It will help to reinforce regional cooperation in the field of electricity supply by enabling the Southern African Power Pool (SAPP), a network of electricity companies from Southern African countries, to optimise the use of available energy resources in the region.

In the northern part of the SAPP there is an abundance of hydro generation sources, while the southern part has mainly coal-based generation opportunities. North-South links are therefore a necessity to allow the southern SAPP to use less coal.


The Caprivi Interconnection line. Source: ABB Group

Southern African Power Pool (SAPP) members:

Full Name of Utility:Country:
Botswana Power Corporation  Botswana
Electricidade de Moçambique  Mozambique
Electricity Supply Commission of Malawi Malawi
Empresa Nacional de ElectricidadeAngola
ESKOM  icaSouth Afr
Lesotho Electricity Corporation  Lesotho
Société Nationale d’ElectricitéDRC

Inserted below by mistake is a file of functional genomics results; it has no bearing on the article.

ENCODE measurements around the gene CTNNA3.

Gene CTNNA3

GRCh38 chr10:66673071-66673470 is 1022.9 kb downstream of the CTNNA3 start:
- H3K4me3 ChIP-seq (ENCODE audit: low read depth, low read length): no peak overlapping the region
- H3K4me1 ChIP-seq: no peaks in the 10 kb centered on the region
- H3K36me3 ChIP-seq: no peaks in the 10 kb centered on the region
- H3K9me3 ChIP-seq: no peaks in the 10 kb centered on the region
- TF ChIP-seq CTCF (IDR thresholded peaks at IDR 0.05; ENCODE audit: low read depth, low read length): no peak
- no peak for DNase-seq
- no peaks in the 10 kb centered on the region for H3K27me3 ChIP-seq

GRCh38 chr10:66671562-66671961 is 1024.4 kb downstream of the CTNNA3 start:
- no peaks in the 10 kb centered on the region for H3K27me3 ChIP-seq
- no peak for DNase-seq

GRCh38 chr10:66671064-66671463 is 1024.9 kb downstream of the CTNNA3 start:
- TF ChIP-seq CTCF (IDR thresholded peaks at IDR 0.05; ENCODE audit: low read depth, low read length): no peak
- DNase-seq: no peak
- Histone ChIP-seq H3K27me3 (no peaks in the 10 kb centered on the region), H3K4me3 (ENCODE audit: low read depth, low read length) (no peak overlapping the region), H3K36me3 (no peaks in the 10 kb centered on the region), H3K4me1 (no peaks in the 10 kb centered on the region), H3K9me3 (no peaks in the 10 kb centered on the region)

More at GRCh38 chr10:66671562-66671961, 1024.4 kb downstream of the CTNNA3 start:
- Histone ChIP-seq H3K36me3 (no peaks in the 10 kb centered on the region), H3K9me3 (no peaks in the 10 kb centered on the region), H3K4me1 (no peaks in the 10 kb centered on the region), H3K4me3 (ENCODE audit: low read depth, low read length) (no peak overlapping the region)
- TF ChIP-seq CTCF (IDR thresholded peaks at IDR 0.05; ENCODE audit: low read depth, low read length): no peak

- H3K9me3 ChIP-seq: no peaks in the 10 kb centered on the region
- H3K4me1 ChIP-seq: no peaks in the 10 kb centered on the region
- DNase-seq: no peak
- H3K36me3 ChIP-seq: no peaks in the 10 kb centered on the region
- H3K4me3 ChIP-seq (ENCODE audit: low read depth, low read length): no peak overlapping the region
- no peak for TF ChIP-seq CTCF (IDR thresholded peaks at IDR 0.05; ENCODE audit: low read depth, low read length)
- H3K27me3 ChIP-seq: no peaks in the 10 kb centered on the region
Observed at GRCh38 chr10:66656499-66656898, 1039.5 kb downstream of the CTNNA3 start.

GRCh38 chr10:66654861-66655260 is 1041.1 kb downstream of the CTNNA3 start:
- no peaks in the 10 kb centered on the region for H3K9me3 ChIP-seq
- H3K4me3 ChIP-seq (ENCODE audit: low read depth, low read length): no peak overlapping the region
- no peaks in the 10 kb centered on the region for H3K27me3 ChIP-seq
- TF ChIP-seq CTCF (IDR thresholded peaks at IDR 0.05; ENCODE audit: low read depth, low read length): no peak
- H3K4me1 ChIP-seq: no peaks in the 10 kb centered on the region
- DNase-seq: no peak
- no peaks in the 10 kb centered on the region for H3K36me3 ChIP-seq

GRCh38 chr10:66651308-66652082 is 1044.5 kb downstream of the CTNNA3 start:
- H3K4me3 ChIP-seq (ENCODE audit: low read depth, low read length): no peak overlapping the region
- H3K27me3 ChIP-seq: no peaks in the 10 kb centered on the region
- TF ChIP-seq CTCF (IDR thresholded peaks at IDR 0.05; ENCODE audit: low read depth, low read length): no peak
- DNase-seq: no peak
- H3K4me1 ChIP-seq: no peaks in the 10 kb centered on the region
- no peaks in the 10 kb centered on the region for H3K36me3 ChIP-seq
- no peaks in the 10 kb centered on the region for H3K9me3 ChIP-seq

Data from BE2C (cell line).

Swaziland Electricity BoardSwaziland
Tanzania Electricity Supply CompanyTanzania
ZESCO Limited Zambia
Zimbabwe Electricity Supply Authority  Zimbabwe

Cheaper and reliable energy for Namibia

The Caprivi link is critical for Namibian security of supply. Namibia had its only strong electricity connections to South Africa, and the vulnerability of this single connection became evident when operational problems at the Koeberg nuclear plant reduced the supply capacity of South Africa in the Cape region. The transmission links became overloaded, resulting in rolling blackouts and emergency generation from the old Van Eck coal-fired plant of Windhoek.

Now the connection allows Namibia to benefit from cheaper and more reliable energy through more efficient transmission of electricity imported from Zambia, Zimbabwe, Mozambique and the Democratic Republic of Congo and also allows Namibia to provide electricity to Angola and Botswana.

Gerus substation in the central part of Namibia. Source: ABB group

Gerus substation in the central part of Namibia. Source: ABB group 

Key achievements for the region

People living in Southern African countries will benefit from greener and more reliable electricity supply which will ultimately boost growth and improve health.

This new link brings numerous benefits to the region: